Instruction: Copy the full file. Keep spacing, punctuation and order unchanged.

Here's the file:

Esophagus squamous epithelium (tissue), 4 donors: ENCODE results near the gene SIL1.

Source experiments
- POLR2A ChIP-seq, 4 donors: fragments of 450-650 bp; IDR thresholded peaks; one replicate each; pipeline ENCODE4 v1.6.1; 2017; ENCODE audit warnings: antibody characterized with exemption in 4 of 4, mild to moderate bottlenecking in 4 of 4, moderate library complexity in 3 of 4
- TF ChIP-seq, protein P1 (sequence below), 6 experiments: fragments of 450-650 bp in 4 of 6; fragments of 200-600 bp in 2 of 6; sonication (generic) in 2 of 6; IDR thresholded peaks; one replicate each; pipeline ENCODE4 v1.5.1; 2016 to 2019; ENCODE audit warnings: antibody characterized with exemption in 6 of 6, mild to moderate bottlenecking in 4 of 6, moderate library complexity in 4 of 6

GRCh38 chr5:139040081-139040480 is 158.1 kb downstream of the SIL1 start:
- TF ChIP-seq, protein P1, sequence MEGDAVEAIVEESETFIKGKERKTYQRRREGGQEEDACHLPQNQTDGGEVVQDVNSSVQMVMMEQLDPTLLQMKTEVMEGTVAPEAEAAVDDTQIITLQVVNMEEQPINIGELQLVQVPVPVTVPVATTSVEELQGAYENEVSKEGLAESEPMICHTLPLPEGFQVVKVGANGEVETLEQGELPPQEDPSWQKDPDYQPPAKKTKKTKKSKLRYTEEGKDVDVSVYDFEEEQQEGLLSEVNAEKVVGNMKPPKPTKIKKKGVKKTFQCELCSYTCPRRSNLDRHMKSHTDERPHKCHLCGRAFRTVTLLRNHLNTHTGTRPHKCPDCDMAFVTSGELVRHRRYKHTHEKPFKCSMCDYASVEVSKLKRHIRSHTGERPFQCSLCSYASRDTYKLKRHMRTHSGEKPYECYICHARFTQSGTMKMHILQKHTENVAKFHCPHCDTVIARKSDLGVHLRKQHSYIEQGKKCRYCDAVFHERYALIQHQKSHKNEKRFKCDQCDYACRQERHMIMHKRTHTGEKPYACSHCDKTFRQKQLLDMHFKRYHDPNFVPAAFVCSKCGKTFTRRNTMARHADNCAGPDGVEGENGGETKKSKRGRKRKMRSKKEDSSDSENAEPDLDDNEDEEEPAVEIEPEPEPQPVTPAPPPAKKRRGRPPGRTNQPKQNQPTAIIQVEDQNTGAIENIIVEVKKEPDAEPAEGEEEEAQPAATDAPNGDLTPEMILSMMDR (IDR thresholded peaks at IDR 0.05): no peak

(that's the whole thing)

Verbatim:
Esophagus squamous epithelium (tissue), 4 donors: ENCODE results near the gene SIL1.

Source experiments
- POLR2A ChIP-seq, 4 donors: fragments of 450-650 bp; IDR thresholded peaks; one replicate each; pipeline ENCODE4 v1.6.1; 2017; ENCODE audit warnings: antibody characterized with exemption in 4 of 4, mild to moderate bottlenecking in 4 of 4, moderate library complexity in 3 of 4
- TF ChIP-seq, protein P1 (sequence below), 6 experiments: fragments of 450-650 bp in 4 of 6; fragments of 200-600 bp in 2 of 6; sonication (generic) in 2 of 6; IDR thresholded peaks; one replicate each; pipeline ENCODE4 v1.5.1; 2016 to 2019; ENCODE audit warnings: antibody characterized with exemption in 6 of 6, mild to moderate bottlenecking in 4 of 6, moderate library complexity in 4 of 6

GRCh38 chr5:139040081-139040480 is 158.1 kb downstream of the SIL1 start:
- TF ChIP-seq, protein P1, sequence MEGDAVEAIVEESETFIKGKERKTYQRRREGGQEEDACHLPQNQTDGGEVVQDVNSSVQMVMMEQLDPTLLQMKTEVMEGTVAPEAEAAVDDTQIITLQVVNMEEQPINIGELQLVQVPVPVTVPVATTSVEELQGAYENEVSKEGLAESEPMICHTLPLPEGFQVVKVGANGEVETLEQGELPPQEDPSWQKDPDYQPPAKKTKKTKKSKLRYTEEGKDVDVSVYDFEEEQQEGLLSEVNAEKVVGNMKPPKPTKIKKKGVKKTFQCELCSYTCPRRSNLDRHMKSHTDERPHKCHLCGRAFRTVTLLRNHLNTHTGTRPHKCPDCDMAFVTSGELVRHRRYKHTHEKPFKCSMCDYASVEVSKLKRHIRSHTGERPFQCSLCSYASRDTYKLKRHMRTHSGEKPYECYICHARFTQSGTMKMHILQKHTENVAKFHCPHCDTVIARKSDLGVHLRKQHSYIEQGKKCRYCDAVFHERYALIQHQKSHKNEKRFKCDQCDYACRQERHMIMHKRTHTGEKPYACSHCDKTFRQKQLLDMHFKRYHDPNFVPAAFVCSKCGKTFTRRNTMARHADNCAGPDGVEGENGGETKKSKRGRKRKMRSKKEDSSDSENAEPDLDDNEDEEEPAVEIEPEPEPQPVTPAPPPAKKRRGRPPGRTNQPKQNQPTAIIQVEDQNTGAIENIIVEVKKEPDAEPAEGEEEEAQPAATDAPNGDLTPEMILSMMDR (IDR thresholded peaks at IDR 0.05): no peak